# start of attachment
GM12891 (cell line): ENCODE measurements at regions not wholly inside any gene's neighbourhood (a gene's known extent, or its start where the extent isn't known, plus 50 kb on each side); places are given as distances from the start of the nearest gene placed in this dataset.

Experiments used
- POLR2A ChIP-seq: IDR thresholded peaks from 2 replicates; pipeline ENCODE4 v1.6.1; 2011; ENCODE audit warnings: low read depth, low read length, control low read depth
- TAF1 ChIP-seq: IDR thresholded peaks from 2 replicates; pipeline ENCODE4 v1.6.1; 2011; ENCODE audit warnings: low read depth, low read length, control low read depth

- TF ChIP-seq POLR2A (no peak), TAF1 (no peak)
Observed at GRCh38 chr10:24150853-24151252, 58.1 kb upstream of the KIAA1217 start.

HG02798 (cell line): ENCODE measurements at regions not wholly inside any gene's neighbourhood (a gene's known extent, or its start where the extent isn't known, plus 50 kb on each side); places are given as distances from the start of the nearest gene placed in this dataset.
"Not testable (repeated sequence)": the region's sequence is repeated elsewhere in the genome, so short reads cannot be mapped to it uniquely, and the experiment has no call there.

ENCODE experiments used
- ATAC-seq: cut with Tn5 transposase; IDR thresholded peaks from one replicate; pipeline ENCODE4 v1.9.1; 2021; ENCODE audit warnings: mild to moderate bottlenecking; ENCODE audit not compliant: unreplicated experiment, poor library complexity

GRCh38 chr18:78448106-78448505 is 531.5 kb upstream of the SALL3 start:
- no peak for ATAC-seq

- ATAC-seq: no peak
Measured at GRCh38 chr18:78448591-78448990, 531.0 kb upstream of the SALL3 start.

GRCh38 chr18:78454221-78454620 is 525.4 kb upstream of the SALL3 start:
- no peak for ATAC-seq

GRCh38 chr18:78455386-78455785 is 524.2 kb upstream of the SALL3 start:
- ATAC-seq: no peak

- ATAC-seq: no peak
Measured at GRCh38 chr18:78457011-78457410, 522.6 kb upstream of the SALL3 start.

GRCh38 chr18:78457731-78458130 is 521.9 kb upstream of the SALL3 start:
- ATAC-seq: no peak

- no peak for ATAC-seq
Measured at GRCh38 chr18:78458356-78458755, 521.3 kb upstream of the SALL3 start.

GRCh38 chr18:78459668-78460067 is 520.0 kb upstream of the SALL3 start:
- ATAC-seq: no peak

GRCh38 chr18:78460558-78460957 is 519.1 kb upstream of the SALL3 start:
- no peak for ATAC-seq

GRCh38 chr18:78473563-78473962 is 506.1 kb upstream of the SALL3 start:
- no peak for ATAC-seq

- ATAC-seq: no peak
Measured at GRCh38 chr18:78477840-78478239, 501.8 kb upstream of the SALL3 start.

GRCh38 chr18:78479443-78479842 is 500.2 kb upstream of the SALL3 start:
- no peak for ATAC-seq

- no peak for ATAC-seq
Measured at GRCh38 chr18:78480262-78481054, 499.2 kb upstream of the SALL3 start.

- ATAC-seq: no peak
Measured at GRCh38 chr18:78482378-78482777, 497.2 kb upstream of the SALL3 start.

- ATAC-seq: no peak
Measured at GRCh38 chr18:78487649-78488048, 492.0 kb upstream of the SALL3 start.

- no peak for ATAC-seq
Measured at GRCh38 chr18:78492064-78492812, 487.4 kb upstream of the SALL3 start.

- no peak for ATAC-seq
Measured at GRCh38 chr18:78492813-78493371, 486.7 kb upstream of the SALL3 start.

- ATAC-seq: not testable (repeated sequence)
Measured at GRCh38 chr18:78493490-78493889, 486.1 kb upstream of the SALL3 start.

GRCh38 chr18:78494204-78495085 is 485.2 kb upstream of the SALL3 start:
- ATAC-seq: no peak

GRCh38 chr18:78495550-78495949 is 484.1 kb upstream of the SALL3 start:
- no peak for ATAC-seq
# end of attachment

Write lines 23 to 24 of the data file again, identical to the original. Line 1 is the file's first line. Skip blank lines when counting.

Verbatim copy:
- no peak for ATAC-seq
Measured at GRCh38 chr18:78458356-78458755, 521.3 kb upstream of the SALL3 start.